Western markets are very much in holiday mode now as investors and traders tend to head to the beach in August. But do not be fooled into thinking nothing will happen. In fact, August is notorious for experiencing big moves because any major global macro event is met with reduced liquidity which leads to exaggerated moves.
Post non-farm payroll week, global data releases tend to die down this week, with little major data releases expected.
Review of last week’s key action
FTSE unchanged DOW -42 -0.12% S&P +33 +1.35% NASDQ +339 +2.76% DAX +178 +1.32% NIKKEI +374 +1.35% Hang Seng +175 +0.88%
US markets had only a modest advance following the previous week’s stellar moves. Non-farm employment change reminded the markets that the US economy is not cooling that quickly and certainly does not behave like an economy in a technical recession.
The non-farm data was stronger on every front. A whopping 528K new jobs. Average hourly earnings higher than expected and building on the previous month’s gains. And the actual unemployment rate fell a touch to 3.5% which is the lowest since just before the pandemic.
The market reaction was swift, with the S&P500 falling one hundred points in reaction. However, the markets all rebounded to trade modestly lower on the day, despite forward interest rate contracts predicting on balance another 0.75% hike which would be the third in a row. Equity markets however do not believe that these rates will push the economy into a recession.
Talking of recession, the Bank of England painted a particularly gloomy picture about economic prospects in the UK. Rates going to between 3% to 4% by year end, inflation hitting 13.3% by Q1, and a recession lasting five quarters, making this winter looking tough for many lower income households as energy prices ratchet up again in October.
These predictions look overly gloomy as the Bank of England does not have a great record in forecasting energy prices which are at the core of their forecasts. If Liz truss becomes the new PM, then I suspect she will take immediate action on taxes which might just lift the mood. After all, most economists agree that talk of recession is enough to induce a slowdown in consumers’ spending habits.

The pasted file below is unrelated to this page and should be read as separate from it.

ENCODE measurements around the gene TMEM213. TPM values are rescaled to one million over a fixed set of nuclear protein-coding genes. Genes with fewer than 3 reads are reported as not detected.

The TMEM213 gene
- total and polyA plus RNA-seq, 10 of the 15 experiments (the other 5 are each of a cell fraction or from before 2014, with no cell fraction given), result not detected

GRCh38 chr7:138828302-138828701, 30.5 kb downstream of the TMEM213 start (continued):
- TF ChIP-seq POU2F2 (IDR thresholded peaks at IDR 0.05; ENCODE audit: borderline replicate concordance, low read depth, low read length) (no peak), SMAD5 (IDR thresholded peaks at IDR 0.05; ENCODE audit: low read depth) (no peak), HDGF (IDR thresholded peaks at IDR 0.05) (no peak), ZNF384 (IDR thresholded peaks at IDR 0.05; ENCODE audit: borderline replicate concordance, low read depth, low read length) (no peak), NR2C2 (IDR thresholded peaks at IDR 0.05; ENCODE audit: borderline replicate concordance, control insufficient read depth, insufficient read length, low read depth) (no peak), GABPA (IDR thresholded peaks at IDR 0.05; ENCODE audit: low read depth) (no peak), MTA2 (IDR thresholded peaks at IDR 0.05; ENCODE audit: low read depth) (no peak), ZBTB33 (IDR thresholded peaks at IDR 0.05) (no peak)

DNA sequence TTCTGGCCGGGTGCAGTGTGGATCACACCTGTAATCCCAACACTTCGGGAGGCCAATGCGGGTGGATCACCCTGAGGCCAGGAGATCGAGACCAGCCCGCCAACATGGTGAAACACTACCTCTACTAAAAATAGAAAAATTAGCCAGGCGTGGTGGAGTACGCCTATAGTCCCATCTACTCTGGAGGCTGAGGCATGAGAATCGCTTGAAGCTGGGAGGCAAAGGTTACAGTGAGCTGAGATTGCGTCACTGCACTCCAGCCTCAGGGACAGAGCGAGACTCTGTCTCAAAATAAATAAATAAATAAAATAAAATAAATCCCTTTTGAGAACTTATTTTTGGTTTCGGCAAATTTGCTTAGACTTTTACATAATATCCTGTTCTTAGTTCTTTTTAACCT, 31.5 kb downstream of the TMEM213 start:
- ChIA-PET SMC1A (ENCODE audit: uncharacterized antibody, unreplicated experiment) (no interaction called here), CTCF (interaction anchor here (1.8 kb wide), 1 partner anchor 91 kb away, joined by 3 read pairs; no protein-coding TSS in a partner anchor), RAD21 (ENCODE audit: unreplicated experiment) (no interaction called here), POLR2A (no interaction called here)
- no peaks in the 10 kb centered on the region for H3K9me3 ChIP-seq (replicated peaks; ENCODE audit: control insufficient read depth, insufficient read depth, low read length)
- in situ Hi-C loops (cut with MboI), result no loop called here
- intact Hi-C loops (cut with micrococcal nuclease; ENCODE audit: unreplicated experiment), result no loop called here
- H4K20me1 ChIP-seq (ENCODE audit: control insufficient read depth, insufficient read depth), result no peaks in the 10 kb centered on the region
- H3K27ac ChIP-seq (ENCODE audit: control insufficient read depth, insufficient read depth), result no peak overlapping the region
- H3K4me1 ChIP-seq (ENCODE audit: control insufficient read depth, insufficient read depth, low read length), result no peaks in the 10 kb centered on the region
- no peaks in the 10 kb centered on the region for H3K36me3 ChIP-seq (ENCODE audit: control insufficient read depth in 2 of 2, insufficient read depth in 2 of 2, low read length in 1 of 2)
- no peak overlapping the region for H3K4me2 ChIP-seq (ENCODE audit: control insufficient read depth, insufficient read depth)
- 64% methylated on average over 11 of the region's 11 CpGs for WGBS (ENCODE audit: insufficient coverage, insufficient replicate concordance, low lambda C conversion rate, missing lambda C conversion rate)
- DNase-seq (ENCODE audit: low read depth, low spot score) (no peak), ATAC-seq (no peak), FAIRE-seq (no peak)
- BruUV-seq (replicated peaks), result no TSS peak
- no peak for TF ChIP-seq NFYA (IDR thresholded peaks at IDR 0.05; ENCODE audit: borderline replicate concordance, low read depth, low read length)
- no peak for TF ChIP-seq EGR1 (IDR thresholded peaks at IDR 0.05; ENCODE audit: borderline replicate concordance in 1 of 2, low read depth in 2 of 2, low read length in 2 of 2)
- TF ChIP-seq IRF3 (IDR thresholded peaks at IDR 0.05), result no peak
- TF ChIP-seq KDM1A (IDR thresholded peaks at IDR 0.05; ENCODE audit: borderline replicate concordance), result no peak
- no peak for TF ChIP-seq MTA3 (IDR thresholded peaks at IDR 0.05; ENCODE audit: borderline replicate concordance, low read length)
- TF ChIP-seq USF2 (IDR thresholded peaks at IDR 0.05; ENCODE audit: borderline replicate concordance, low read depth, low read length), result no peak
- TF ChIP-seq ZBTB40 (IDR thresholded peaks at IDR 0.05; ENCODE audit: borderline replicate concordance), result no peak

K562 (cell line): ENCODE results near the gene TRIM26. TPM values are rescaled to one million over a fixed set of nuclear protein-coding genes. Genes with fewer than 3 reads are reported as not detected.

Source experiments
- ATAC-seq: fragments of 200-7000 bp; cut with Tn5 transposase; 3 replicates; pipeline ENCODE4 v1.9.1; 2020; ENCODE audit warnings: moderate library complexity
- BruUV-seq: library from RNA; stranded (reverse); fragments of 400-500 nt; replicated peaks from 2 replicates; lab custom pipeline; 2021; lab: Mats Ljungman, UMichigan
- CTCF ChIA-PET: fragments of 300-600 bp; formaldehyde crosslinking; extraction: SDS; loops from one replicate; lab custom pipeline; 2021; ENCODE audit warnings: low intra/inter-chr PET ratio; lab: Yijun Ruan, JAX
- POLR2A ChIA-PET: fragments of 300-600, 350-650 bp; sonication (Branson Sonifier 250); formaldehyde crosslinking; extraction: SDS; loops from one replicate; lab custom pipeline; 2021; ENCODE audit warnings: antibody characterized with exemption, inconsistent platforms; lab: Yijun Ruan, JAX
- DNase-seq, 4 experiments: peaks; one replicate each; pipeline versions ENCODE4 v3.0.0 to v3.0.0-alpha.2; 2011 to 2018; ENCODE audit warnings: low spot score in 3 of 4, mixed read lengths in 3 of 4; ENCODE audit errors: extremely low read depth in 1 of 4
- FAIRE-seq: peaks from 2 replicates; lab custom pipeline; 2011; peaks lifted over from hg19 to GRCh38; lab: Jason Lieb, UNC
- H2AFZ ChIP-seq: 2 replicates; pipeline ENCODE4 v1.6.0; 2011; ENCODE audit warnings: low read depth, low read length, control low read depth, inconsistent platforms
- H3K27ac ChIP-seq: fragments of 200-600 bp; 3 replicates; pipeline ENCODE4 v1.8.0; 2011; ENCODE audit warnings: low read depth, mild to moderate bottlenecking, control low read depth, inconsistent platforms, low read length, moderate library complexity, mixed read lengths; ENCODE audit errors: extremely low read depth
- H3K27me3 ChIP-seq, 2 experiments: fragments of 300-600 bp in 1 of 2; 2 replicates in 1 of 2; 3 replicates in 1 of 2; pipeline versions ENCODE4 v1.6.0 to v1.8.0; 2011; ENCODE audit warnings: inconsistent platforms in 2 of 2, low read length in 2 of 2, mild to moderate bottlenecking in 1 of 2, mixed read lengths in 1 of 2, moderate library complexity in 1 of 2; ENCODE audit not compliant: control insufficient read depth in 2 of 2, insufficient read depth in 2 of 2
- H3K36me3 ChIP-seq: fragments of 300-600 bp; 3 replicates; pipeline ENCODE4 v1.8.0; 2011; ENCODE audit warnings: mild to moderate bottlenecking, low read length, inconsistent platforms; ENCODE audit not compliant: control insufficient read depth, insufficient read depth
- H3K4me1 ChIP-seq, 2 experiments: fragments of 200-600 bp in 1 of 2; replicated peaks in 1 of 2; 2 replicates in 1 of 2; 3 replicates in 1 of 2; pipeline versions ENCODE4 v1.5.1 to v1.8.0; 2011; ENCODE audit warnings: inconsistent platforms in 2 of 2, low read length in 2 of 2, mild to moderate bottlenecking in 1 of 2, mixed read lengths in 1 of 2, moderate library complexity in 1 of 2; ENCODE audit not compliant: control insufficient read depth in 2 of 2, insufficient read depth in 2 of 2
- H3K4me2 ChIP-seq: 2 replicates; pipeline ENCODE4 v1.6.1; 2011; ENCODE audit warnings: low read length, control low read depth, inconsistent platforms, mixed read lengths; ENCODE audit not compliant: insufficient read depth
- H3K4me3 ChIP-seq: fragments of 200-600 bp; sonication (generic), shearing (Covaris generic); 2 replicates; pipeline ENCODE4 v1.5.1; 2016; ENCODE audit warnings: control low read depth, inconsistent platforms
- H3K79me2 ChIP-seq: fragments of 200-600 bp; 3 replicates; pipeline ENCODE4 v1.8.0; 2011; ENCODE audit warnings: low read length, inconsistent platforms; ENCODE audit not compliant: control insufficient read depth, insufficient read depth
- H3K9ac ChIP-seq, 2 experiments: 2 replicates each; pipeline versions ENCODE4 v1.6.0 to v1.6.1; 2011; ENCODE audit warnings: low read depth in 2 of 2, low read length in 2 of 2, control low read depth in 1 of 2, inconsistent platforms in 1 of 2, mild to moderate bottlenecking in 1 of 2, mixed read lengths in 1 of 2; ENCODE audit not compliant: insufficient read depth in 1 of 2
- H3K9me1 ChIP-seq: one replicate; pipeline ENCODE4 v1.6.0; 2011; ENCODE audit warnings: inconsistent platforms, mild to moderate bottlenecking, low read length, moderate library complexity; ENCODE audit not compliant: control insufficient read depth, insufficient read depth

The forecasts for interest rates suggest a year-end rate of about 3% which means a hike in interest rates of 1.25% over the next three meetings which is quite within the bounds of probability. This means of course higher mortgage rates for homeowners of which 40% of fixed deals will end this year, exposing those borrowers to higher interest payments.
Whatever the outcome of the next three MPC meetings, the energy price cap for consumers will go up in October, which will add further fuel to the inflation fire. The incoming new Prime Minister will have a task in alleviating the poverty inflicted on those poorer households with little financial wriggle-room. Both Tory leadership hopefuls seem intent on implementing an emergency budget soonest. Sunak is the one preferred by economists whilst Truss seems determined to borrow to fund tax cuts to bolster her Tory credentials although this extra borrowing could fan the inflation flames further.
EURUSD -0.46 -0.45% GBPUSD -1.03 -0.85% USDJPY +1.83 +1.37%.
The foreign exchange markets had a quiet week compared to the US dollar weakness from the previous week. The slight hardening in US interest rates following the strong non-farm employment data seems at odds with the reaction in the equity markets. Higher US interest rates will reinforce the strong US dollar argument.
Gold +8 +0.45% UK OIL -09.27 -8.9% US OIL -9.76 –9.92% Bitcoin -952 -3.98%
The pressure on Opec from Western governments resulted in a paltry increase in oil production by Saudi Arabia of 100,000 barrels per day. The news came out mid last week although it was more likely evidence of the global slowdown and the impact on Oil consumption that pushed Crude Oil to its lowest point since mid-February, before the Russian invasion of Ukraine.
The forecast by the Bank of England rattled international markets with the sobering effects of the spike in energy prices and the lasting effect on inflation.
Data / events for the week ahead
A particularly quiet week for news and data, the highlight being US inflation data.
No impactful data / events.
No impactful data / events.
US - CPI – Inflation data. Expect an easing in price pressures with commodity prices, including oil, all receding from very elevated levels in March. Month-on-Month reading expected at +0.2%, much lower than the 1.3% from last month whilst the year-on-year reading is expected to show a slowing in inflation to 8.8% from 9.1%.
The core reading will be interesting, which excludes food and energy. A rise in general inflation is something that could worry the Fed where inflation could start to be ingrained into business and consumer thinking.
Global equity markets, US Dollar, global bonds, and commodities all sensitive to this critical data.
US - PPI – Produce Price Index. This is effectively the cost of goods and services going into production. It’s like a leading indicator to future inflation. PPI is, like CPI data, expected to decline from last month.
UK - Monthly and quarterly GDP data. Very topical considering the Bank of England’s comments from last Thursday. Expect first reading of Q2 GDP to come in at -0.2%. Does the Bank of England know something we do not? Sterling particularly sensitive to a worse than expected number.
For more analysis, take a look at my Monday Market Insights video here.